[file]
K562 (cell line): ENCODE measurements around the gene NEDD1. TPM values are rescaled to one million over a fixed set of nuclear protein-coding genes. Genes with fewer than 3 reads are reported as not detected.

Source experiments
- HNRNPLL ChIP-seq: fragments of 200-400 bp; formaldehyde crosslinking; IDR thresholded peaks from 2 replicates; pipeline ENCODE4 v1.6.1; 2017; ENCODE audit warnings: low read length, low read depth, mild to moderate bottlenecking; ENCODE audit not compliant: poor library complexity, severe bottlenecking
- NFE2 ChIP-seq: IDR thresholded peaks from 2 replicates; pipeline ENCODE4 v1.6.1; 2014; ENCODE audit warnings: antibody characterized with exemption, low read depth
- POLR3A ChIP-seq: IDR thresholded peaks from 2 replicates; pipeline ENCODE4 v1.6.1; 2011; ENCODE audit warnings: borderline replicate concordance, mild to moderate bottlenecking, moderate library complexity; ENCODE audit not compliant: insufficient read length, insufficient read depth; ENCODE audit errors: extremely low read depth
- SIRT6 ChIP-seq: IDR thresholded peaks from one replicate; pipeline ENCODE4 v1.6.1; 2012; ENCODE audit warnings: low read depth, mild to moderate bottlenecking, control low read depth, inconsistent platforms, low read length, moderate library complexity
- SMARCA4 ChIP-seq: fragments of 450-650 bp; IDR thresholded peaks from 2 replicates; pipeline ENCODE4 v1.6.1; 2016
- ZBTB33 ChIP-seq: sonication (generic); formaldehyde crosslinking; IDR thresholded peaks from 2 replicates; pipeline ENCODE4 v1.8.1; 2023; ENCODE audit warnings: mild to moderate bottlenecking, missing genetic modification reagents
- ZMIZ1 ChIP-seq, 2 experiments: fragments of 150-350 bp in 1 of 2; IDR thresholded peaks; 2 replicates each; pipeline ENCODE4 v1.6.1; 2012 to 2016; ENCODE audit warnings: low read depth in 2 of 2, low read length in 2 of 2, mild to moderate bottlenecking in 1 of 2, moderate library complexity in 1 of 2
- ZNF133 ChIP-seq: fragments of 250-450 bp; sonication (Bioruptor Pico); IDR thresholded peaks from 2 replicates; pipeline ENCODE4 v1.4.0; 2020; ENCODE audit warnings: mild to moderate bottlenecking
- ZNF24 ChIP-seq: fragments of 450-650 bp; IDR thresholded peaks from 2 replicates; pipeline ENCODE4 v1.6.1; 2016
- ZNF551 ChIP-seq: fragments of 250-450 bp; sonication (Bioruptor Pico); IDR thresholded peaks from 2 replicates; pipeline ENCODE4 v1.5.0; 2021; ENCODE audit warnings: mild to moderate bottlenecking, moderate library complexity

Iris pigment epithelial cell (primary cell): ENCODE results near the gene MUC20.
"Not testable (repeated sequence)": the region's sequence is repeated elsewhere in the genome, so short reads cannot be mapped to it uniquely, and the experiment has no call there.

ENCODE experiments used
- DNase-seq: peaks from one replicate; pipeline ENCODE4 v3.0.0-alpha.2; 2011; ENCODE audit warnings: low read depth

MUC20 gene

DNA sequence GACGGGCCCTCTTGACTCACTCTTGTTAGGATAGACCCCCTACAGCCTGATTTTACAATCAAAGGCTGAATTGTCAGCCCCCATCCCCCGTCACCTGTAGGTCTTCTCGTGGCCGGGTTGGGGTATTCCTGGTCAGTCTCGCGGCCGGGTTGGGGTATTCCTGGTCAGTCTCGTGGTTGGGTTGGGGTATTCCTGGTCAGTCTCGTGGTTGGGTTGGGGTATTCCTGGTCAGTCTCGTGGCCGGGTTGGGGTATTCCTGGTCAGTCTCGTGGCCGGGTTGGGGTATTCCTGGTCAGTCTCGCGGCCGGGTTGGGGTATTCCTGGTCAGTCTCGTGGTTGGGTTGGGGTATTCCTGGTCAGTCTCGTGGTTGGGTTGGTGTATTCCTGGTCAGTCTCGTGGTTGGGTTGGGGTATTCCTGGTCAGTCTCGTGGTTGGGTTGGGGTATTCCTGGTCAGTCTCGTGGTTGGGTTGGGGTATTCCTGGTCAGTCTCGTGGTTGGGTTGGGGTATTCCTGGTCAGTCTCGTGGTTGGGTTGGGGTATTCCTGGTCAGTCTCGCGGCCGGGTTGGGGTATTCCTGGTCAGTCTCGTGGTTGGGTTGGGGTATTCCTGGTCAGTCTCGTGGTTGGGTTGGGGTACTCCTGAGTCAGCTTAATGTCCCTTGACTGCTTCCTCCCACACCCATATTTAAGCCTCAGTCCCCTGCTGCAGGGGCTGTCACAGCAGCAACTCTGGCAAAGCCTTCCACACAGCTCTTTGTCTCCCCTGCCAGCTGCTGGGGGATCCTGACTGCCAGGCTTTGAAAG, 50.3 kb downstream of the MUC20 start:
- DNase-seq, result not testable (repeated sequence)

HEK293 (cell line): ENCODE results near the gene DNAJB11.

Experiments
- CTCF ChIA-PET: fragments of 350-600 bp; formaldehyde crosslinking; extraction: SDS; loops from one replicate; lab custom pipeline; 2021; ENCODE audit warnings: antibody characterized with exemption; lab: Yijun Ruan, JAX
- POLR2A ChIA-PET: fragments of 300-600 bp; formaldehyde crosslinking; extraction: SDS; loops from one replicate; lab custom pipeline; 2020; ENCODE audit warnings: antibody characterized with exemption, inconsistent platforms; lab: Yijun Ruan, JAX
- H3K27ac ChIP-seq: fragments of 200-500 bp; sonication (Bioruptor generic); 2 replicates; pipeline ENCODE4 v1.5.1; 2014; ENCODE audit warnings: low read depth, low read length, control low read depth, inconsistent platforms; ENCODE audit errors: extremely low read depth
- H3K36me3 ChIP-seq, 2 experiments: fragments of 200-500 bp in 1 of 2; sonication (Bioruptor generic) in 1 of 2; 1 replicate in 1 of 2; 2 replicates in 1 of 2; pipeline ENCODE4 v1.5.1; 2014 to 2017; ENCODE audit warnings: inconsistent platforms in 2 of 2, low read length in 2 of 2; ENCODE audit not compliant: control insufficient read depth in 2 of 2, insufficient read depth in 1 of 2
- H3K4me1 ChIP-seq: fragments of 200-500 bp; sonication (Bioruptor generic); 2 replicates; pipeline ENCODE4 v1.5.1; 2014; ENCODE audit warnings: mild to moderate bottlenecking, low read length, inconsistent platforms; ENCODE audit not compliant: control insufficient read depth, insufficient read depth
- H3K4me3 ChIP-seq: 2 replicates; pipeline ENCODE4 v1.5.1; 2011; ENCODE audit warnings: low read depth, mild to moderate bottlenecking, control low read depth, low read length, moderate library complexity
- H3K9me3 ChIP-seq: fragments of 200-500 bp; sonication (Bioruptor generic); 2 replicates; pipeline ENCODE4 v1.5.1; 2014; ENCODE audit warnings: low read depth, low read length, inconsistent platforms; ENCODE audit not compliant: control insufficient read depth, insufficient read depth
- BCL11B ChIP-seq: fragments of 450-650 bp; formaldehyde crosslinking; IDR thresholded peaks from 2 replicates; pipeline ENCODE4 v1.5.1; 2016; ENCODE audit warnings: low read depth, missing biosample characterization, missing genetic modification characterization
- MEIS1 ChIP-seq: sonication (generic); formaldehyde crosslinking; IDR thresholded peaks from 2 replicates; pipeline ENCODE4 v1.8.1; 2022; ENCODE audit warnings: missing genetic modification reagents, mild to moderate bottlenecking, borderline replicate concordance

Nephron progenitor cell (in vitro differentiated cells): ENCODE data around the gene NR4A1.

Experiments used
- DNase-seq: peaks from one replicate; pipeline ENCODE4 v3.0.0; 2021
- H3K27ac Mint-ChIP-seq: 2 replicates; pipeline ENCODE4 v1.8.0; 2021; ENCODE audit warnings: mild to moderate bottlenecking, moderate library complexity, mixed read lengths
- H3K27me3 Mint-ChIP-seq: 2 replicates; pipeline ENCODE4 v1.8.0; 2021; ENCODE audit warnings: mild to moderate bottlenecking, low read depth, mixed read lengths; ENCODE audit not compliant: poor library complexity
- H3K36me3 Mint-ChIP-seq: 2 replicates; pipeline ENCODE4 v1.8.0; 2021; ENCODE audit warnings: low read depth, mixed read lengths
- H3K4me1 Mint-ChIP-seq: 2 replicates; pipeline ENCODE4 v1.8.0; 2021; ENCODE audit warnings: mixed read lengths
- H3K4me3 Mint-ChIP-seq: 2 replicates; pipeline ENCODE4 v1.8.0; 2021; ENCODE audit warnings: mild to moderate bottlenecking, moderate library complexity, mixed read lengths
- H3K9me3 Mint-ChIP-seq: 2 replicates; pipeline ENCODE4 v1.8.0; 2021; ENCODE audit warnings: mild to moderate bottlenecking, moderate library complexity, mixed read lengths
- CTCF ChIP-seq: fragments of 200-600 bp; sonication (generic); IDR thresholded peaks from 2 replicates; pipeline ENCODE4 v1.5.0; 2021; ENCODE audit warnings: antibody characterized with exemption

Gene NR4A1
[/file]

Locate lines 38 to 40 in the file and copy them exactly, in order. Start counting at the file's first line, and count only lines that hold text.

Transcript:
- H3K4me3 Mint-ChIP-seq: 2 replicates; pipeline ENCODE4 v1.8.0; 2021; ENCODE audit warnings: mild to moderate bottlenecking, moderate library complexity, mixed read lengths
- H3K9me3 Mint-ChIP-seq: 2 replicates; pipeline ENCODE4 v1.8.0; 2021; ENCODE audit warnings: mild to moderate bottlenecking, moderate library complexity, mixed read lengths
- CTCF ChIP-seq: fragments of 200-600 bp; sonication (generic); IDR thresholded peaks from 2 replicates; pipeline ENCODE4 v1.5.0; 2021; ENCODE audit warnings: antibody characterized with exemption